Theresa May has followed up on Grant Shapps' attack on the BBC by suggesting its online dominance is damaging local newspapers.
The home secretary's warning will alarm BBC chiefs ahead of the renewal of the corporation's royal charter in 2016.
She said the claims of "a very senior individual" that the BBC's function was to open up markets for other competitors did not apply in all cases.
"I pointed out, as we have seen with BBC Online, it did not open up the market but dominate it in a way that prevents others from being able to come in and have that sort of access," she said at the Society of Editors' annual conference in London.
May said the BBC's "dominant position on the internet" - coupled with its ability to subsidise the provision of internet news via the licence fees - was partly to blame for local newspapers facing a "particularly hard time" at present.
"If the BBC can, as they do, provide all the locally significant news, what is left to motivate the local media to buy a paper?" she asked.
"It's destroying local newspapers and could eventually happen to national newspapers as well."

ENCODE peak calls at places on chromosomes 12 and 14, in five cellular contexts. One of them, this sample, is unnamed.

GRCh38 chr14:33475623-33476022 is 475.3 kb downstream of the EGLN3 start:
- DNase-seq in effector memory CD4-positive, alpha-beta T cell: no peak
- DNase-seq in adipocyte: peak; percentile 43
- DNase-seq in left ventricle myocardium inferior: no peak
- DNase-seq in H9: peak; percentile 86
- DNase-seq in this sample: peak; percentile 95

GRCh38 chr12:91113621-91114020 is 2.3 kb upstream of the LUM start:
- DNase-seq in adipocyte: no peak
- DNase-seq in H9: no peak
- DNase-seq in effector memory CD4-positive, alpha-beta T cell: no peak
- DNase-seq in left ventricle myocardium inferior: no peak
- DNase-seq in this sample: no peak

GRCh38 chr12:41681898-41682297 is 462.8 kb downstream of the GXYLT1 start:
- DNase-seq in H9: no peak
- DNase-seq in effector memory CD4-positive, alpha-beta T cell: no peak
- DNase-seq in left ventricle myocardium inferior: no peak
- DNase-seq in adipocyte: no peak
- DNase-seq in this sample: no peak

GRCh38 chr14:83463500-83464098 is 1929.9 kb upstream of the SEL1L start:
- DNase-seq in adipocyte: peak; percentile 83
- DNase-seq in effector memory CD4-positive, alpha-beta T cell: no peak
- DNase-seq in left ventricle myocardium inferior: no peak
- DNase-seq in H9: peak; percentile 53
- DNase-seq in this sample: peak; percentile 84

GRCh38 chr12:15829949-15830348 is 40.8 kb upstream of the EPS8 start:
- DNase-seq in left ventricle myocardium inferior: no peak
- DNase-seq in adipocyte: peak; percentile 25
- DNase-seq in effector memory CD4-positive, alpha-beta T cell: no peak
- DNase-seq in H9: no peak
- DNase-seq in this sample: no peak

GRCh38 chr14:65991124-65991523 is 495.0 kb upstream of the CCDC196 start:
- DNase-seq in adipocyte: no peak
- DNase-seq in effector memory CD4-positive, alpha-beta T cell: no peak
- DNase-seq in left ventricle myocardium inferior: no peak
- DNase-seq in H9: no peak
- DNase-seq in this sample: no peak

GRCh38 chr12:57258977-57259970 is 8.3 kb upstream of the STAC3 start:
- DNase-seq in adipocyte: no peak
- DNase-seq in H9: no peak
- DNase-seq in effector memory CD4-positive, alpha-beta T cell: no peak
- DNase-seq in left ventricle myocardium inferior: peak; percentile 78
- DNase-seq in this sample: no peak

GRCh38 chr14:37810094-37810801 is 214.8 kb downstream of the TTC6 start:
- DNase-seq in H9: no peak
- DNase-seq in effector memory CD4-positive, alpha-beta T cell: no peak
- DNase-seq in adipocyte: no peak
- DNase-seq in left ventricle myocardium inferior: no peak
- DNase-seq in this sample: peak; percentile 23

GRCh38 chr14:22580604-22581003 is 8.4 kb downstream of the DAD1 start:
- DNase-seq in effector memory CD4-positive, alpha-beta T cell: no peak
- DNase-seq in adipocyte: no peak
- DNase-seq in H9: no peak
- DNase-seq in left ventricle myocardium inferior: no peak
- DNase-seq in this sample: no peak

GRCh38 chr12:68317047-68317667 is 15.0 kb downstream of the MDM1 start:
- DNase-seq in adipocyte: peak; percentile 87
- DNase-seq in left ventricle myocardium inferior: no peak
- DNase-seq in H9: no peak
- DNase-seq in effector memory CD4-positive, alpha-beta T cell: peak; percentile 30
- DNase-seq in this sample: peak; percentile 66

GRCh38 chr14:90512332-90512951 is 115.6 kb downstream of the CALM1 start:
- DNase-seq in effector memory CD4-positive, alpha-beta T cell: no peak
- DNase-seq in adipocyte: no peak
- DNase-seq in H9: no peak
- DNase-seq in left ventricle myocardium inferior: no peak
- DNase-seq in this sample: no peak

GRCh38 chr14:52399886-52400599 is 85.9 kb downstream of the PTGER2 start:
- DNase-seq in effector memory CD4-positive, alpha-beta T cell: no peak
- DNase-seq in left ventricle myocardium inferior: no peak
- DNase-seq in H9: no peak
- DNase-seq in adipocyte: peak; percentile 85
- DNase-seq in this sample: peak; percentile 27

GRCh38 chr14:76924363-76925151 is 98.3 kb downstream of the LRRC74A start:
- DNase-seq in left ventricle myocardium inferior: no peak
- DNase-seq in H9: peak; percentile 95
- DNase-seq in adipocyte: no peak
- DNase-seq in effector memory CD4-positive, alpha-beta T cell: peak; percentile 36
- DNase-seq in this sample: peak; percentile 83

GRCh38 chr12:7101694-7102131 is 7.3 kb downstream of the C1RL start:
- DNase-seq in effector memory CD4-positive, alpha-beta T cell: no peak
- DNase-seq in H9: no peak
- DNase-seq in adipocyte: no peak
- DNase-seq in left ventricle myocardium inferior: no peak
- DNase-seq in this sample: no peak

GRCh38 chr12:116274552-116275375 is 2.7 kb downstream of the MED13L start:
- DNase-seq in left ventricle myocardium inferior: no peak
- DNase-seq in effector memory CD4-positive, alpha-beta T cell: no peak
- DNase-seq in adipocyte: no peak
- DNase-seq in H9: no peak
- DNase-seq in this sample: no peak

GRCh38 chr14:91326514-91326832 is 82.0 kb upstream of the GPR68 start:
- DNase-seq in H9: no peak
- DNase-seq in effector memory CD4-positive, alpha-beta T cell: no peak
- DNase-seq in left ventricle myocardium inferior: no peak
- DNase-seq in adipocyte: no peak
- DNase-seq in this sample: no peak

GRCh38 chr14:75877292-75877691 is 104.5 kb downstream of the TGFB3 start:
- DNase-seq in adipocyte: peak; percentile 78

May said politicians could be adversely affected by the trend, because constituency MPs needed to use local media to raise issues and disseminate information about political activities.
"This is a debate that won't go away and I believe that the BBC has to think carefully about its presence locally and the impact that has on local democracy," she added.
The decline of regional journalism in Britain has left politicians frustrated. One politician told Politics.co.uk last week she relied on regional news programmes more because of a reduction in the number of local news outlets.
"No single source of news can possibly represent the variety of opinion that there is in this country and a monopoly news provider would be far too easily captured by special interests," May said.
"So competition in the provision of news is essential to democracy and diminishing competition is dangerous to the health of democratic politics.
"That's why it's important that the internet does not have the effect of making a plurality of newspapers commercially impossible in Britain."
Her comments follow a warning from Tory party chairman Grant Shapps, whose more brazen criticisms of the BBC focused on its allegedly biased left-wing reporting.
Deputy prime minister Nick Clegg spoke out against Shapps, saying the Tories could be relied on to criticise the BBC "like clockwork" in the run-up to a general election.